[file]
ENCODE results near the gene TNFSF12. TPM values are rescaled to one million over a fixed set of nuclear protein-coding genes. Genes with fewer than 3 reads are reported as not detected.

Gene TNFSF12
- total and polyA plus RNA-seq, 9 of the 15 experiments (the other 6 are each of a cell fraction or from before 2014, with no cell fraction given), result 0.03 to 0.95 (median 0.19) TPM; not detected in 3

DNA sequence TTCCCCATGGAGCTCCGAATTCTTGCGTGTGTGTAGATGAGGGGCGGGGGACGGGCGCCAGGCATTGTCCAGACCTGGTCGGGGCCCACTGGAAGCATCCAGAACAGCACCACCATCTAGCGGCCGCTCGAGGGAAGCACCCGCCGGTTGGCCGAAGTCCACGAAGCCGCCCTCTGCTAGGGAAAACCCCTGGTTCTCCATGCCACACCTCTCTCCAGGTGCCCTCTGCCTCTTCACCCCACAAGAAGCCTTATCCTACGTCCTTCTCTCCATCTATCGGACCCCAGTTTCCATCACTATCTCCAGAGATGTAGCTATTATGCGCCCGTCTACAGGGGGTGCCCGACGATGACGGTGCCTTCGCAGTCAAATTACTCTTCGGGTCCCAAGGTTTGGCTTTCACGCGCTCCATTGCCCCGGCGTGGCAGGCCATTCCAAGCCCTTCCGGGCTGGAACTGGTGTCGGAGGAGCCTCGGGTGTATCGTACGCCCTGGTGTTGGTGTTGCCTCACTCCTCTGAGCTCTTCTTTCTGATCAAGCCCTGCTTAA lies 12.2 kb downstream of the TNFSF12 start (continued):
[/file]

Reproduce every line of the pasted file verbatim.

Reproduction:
ENCODE results near the gene TNFSF12. TPM values are rescaled to one million over a fixed set of nuclear protein-coding genes. Genes with fewer than 3 reads are reported as not detected.

Gene TNFSF12
- total and polyA plus RNA-seq, 9 of the 15 experiments (the other 6 are each of a cell fraction or from before 2014, with no cell fraction given), result 0.03 to 0.95 (median 0.19) TPM; not detected in 3

DNA sequence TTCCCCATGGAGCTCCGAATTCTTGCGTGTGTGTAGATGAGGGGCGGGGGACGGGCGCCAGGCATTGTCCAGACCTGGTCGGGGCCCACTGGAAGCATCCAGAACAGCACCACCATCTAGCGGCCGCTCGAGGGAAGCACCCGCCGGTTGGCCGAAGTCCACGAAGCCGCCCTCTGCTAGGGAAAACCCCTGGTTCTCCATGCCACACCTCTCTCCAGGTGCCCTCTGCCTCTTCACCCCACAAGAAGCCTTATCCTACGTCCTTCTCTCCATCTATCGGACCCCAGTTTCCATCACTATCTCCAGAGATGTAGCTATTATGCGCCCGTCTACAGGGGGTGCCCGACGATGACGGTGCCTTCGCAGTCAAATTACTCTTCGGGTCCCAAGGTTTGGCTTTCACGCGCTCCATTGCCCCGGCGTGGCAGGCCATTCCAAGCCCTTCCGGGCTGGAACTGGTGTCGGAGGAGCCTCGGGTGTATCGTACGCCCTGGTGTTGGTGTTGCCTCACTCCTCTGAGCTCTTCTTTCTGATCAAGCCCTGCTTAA lies 12.2 kb downstream of the TNFSF12 start (continued):